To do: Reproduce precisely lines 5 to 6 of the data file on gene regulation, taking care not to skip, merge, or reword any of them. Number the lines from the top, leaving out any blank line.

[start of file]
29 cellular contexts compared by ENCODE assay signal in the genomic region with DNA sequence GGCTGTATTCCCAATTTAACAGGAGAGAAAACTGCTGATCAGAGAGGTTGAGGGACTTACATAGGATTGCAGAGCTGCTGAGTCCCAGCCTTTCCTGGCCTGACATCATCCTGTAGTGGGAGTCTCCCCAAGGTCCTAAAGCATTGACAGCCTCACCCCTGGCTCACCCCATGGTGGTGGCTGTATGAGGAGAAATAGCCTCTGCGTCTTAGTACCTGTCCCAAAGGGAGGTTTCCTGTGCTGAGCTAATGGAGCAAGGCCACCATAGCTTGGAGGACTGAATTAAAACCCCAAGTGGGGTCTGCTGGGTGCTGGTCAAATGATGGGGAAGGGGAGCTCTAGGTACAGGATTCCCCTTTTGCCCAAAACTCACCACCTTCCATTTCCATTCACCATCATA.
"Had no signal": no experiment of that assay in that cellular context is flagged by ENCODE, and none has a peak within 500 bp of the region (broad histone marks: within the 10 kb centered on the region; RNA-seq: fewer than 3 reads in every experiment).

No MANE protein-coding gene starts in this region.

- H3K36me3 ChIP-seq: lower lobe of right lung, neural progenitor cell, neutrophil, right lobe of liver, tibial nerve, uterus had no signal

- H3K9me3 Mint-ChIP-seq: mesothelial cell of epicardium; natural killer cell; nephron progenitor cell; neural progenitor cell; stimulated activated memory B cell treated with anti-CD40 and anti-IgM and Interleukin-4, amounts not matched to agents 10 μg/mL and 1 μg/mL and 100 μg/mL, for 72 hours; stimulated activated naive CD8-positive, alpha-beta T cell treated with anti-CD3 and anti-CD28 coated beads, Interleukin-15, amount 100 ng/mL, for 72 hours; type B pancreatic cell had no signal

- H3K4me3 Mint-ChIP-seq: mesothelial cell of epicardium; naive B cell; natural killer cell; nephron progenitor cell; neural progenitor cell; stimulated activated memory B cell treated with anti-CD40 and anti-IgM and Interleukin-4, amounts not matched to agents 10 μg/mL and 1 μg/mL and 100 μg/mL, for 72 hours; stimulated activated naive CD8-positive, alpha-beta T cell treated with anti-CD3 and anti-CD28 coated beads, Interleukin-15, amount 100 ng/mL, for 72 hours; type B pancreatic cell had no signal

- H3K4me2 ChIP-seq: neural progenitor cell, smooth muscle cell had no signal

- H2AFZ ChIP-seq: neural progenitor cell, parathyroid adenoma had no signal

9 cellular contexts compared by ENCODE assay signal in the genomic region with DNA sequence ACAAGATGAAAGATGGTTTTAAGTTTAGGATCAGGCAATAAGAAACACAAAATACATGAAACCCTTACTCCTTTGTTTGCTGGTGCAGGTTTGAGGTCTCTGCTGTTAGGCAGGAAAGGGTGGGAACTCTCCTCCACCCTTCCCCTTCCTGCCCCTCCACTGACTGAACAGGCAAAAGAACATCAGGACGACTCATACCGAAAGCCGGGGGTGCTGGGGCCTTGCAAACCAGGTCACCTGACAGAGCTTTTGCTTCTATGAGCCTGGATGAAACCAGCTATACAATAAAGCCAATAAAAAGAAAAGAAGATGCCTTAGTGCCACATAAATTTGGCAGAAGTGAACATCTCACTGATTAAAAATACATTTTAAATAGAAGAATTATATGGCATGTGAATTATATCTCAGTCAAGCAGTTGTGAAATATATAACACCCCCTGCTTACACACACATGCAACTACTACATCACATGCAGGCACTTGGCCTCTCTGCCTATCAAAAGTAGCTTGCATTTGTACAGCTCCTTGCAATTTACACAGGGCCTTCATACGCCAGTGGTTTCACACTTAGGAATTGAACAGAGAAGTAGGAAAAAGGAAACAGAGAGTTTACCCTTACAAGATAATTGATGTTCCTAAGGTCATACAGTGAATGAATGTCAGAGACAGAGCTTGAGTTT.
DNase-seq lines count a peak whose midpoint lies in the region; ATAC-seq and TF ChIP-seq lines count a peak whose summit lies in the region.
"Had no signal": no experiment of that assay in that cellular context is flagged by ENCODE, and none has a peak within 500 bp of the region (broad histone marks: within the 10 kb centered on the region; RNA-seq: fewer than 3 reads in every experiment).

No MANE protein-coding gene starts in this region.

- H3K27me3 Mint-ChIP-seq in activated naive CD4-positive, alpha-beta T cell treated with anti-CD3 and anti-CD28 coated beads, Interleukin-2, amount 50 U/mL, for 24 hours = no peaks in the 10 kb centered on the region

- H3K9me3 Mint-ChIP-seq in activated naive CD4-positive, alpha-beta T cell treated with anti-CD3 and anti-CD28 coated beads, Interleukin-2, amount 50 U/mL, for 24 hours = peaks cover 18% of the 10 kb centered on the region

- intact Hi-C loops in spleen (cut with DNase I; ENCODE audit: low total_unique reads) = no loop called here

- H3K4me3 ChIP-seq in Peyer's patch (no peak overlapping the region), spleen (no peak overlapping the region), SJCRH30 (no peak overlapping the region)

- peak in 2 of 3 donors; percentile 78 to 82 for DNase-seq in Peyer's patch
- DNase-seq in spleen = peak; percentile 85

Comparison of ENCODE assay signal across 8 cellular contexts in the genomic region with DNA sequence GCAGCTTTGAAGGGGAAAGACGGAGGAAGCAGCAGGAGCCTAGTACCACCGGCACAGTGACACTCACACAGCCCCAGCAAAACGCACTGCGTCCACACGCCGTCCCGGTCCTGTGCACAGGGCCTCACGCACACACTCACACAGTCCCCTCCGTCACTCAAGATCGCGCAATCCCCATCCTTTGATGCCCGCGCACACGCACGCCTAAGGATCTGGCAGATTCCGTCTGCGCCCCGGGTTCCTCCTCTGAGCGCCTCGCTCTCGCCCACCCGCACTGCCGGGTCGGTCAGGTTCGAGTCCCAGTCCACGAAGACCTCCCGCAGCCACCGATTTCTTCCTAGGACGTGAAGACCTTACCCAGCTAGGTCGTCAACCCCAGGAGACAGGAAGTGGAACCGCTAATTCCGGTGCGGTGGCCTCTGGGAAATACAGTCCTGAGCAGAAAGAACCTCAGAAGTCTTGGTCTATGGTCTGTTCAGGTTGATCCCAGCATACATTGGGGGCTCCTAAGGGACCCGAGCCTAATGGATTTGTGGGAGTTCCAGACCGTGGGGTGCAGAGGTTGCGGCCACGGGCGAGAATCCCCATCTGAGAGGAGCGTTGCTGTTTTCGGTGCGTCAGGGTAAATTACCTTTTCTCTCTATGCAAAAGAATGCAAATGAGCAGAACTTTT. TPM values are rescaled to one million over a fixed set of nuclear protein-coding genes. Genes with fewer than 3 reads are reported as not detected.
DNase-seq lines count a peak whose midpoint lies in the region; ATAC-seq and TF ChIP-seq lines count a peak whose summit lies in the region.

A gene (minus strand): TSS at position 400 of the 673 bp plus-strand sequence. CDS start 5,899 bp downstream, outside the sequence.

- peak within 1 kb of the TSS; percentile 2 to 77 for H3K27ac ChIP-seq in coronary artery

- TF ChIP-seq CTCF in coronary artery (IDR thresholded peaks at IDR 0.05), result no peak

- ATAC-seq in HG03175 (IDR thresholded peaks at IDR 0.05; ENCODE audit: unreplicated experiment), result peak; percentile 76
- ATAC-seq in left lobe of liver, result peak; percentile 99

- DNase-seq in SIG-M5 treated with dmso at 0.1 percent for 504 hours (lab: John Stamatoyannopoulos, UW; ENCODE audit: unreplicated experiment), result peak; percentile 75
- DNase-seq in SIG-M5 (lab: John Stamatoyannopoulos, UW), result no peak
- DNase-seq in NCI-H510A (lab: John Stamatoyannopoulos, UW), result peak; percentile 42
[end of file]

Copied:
- H3K9me3 Mint-ChIP-seq: mesothelial cell of epicardium; natural killer cell; nephron progenitor cell; neural progenitor cell; stimulated activated memory B cell treated with anti-CD40 and anti-IgM and Interleukin-4, amounts not matched to agents 10 μg/mL and 1 μg/mL and 100 μg/mL, for 72 hours; stimulated activated naive CD8-positive, alpha-beta T cell treated with anti-CD3 and anti-CD28 coated beads, Interleukin-15, amount 100 ng/mL, for 72 hours; type B pancreatic cell had no signal

- H3K4me3 Mint-ChIP-seq: mesothelial cell of epicardium; naive B cell; natural killer cell; nephron progenitor cell; neural progenitor cell; stimulated activated memory B cell treated with anti-CD40 and anti-IgM and Interleukin-4, amounts not matched to agents 10 μg/mL and 1 μg/mL and 100 μg/mL, for 72 hours; stimulated activated naive CD8-positive, alpha-beta T cell treated with anti-CD3 and anti-CD28 coated beads, Interleukin-15, amount 100 ng/mL, for 72 hours; type B pancreatic cell had no signal